This artice is free to access.
Background: Heritability of a phenotypic or molecular trait measures the proportion of variance that is attributable to genotypic variance. It is an important concept in breeding and genetics. Few methods are available for calculating heritability for traits derived from high-throughput sequencing. Results: We propose several statistical models and different methods to compute and test a heritability measure for such data based on linear and generalized linear mixed effects models. We also provide methodology for hypothesis testing and interval estimation. Our analyses show that, among the methods, the negative binomial mixed model (NB-fit), compound Poisson mixed model (CP-fit), and the variance stabilizing transformed linear mixed model (VST) outperform the voom-transformed linear mixed model (voom). NB-fit and VST appear to be more robust than CP-fit for estimating and testing the heritability scores, while NB-fit is the most computationally expensive. CP-fit performed best in terms of the coverage of the confidence intervals. In addition, we applied the methods to both microRNA (miRNA) and messenger RNA (mRNA) sequencing datasets from a recombinant inbred mouse panel. We show that miRNA and mRNA expression can be a highly heritable molecular trait in mouse, and that some top heritable features coincide with expression quantitative trait loci. Conclusions: The models and methods we investigated in this manuscript is applicable and extendable to sequencing experiments where some biological replicates are available and the environmental variation is properly controlled. The CP-fit approach for assessing heritability was implemented for the first time to our knowledge. All the methods presented, as well as the generation of simulated sequencing data under either negative binomial or compound Poisson mixed models, are provided in the R package HeritSeq.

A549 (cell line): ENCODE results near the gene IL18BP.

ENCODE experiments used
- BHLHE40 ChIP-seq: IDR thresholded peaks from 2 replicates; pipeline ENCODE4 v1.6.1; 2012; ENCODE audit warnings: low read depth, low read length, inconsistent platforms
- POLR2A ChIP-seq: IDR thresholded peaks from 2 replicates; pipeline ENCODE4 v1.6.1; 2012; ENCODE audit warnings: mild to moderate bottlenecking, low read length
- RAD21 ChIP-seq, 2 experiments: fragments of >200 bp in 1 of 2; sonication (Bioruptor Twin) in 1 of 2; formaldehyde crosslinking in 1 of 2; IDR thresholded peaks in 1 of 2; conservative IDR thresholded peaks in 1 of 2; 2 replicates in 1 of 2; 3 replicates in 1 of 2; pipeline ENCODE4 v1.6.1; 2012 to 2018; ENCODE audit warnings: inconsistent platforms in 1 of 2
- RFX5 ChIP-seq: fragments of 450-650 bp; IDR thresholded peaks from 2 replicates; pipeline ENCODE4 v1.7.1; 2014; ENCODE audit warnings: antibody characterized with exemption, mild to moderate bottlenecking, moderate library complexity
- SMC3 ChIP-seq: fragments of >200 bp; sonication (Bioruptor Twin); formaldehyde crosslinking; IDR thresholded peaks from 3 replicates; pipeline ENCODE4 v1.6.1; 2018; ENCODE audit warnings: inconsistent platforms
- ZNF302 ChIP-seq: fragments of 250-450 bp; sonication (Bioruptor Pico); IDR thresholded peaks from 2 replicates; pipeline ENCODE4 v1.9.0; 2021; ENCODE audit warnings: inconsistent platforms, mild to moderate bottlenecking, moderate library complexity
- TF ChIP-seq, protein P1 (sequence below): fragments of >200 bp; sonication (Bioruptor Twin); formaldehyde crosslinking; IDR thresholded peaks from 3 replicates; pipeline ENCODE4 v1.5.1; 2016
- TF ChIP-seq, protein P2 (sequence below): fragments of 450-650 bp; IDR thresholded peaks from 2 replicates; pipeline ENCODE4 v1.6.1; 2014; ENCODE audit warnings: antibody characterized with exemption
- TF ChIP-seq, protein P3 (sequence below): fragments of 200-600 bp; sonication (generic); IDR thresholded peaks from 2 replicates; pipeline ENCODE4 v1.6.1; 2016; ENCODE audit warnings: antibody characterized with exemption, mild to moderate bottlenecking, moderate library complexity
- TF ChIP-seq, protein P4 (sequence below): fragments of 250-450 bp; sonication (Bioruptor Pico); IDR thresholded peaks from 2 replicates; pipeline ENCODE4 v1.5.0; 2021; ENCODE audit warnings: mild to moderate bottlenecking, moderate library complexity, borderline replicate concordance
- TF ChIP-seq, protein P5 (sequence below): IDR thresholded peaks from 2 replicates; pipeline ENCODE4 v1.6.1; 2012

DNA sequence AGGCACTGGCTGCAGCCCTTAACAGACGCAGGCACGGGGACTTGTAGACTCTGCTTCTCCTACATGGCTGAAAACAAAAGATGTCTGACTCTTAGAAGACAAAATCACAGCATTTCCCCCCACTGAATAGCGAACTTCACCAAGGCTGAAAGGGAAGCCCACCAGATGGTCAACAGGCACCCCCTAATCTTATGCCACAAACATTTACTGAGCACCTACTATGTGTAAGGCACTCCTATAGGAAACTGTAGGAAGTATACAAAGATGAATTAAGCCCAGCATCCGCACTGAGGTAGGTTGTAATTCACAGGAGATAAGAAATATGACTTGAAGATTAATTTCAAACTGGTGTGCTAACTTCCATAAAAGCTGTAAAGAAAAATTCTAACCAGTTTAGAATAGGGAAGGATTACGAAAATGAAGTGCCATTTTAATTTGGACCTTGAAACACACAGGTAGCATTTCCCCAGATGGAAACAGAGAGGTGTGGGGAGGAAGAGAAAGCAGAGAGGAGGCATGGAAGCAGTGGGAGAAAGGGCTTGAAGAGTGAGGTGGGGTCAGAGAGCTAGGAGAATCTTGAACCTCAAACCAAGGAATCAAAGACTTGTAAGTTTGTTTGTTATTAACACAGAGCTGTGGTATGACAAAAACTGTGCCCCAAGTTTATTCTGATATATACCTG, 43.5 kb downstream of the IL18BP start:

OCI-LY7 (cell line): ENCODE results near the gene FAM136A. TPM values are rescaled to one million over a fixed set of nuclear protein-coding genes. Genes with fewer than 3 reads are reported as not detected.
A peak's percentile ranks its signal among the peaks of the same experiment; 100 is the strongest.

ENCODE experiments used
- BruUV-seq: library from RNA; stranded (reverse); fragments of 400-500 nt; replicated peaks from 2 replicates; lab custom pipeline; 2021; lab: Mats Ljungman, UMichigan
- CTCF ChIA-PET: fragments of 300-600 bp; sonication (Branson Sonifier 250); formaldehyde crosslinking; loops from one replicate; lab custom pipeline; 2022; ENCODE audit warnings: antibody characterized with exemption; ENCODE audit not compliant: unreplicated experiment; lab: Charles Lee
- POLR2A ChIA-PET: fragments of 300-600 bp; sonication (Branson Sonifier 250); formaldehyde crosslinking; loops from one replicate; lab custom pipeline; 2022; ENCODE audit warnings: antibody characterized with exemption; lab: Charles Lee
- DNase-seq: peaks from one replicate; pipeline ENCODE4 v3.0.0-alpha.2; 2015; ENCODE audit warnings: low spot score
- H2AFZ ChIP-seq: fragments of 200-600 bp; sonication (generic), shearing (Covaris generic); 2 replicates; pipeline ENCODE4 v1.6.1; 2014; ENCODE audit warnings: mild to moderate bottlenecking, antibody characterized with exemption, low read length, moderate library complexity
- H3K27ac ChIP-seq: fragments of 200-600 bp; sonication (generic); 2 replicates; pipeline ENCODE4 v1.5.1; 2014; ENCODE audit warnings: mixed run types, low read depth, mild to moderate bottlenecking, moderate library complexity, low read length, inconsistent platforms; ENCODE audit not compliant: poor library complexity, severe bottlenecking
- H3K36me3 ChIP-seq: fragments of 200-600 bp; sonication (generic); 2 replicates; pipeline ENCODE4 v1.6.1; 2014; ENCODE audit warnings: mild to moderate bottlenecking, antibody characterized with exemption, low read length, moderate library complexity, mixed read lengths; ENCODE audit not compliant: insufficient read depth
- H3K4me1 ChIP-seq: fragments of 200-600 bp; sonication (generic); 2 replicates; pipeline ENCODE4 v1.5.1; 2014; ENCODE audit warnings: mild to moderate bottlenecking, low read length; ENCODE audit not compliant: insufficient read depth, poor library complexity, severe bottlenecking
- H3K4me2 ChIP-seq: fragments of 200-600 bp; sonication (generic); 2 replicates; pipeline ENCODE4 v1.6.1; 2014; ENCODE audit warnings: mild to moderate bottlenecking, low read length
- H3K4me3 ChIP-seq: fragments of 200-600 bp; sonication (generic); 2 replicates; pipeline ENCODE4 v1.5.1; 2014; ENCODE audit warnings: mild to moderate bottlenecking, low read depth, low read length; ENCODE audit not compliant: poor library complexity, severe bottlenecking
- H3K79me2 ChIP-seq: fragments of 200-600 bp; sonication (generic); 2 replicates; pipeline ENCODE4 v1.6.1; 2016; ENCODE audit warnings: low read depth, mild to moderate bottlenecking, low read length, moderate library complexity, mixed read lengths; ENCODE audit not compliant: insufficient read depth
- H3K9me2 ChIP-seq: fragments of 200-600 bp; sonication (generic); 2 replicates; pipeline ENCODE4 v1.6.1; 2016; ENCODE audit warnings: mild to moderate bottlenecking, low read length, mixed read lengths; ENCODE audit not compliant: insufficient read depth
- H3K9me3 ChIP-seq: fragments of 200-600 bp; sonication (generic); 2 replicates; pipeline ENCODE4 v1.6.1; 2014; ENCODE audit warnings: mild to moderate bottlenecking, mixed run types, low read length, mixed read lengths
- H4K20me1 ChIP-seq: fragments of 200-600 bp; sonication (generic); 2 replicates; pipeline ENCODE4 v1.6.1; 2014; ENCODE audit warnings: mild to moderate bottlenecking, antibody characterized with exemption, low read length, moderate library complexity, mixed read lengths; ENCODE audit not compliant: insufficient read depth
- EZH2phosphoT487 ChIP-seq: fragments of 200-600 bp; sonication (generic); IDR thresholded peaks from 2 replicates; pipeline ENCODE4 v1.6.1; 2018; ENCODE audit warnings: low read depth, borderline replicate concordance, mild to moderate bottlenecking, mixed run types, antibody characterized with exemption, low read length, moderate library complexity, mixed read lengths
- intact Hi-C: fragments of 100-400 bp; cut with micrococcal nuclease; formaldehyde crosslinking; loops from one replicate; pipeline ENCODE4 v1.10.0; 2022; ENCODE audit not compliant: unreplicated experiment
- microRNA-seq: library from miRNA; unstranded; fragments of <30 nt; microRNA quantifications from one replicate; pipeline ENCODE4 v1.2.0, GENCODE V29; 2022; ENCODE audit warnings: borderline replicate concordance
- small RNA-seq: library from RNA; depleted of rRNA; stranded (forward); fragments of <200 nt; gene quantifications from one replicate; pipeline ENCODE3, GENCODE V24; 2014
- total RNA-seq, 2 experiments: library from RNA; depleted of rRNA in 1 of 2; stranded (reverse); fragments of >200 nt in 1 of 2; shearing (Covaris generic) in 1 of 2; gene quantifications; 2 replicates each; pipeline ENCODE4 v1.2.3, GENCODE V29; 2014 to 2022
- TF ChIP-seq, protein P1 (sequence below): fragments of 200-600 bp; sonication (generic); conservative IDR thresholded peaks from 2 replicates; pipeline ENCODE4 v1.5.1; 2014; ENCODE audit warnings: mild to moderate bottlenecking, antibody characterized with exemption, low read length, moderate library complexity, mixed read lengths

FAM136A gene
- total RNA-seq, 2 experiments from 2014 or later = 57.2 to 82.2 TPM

Rudra, P., Shi, W. J., Vestal, B., Russell, P. H., Odell, A., Dowell, R. D., … Kechris, K. (2017). Model based heritability scores for high-throughput sequencing data. BMC Bioinformatics, 18(1). https://doi.org/10.1186/s12859-017-1539-6